ENHANCING WORKFLOW, MOBILITY IN THE OUTPATIENT ENVIRONMENT A student design team created mutlifunctional “care control stations” for an outpatient cancer center. The author discusses the idea of a student design team from Texas Tech University, in which they created a mobile solution for the working environment of healthcare facilities today. The team first had to become familiar with understanding the interactions between the medical processes, actors, culture, physical design, and technology. Once the team understood those actions, they could then begin to come up with a solution to the main problems, which consisted of a lack of privacy, information, organization, workspace and technology at nursing stations. The team then prepared

design objectives for the project that included enhancing workflow, mobility, and communication in an outpatient cancer center. The design team then came up with the idea of “care control stations”. The stations have public areas that allow patients and care staff to interact, a multifunctional area that has adjustable features including rotating partitions and smart glass. The team also designed small mobile work stations that can be wheeled around to work areas, patient rooms, and other areas of care; and a GPS smart watch that can track patients within the facility updating digital files.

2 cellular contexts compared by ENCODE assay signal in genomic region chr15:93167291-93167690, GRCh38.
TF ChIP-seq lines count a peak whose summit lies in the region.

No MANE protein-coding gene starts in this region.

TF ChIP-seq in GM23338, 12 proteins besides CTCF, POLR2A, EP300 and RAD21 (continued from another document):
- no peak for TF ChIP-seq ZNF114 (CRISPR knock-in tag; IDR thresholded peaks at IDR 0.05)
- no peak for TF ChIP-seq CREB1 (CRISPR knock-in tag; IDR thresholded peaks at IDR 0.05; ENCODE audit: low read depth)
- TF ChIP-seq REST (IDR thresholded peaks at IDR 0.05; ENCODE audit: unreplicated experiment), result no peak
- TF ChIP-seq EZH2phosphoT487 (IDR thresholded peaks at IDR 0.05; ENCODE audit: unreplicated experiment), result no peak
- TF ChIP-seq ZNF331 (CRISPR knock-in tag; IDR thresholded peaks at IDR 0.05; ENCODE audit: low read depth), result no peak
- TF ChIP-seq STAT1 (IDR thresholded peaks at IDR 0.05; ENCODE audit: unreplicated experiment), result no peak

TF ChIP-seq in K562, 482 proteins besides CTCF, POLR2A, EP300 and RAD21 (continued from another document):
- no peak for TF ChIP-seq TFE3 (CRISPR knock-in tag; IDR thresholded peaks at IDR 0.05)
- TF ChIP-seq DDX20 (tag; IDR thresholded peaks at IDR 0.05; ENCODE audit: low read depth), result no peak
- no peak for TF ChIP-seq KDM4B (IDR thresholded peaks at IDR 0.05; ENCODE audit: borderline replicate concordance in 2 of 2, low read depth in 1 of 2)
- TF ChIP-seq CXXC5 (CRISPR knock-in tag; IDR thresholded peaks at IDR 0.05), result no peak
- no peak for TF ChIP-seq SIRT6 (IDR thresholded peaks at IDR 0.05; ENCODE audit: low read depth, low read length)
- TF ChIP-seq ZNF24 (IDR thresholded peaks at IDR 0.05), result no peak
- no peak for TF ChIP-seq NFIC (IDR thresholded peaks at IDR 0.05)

Kovacs-Silvis, J., (2011, January 11. Enhancing workflow, mobility in the outpatient environment,

KEY POINTS

Healthcare Design.

58

Students worked to solve the issues of lack of privacy, information, organization, workspace, and technology by designing care control stations. Flexibility and mobility were important factors in the care control station design.


Two-story lobby at UK Chandler Medical Center

59


60


METHODS & OUTCOMES The research team captured metrics such as walkability, communication patterns, time spent with patients, acoustic levels, and staff satisfaction. Data collection methods included staff and patient questionnaires, focus groups, behavioral mapping, pedometer measurements, and time studies, yielding qualitative and quantitative outcomes. Participant groups included managers, nurses, physicians, technicians, therapists, pharmacists, and other professionals, as well as patients.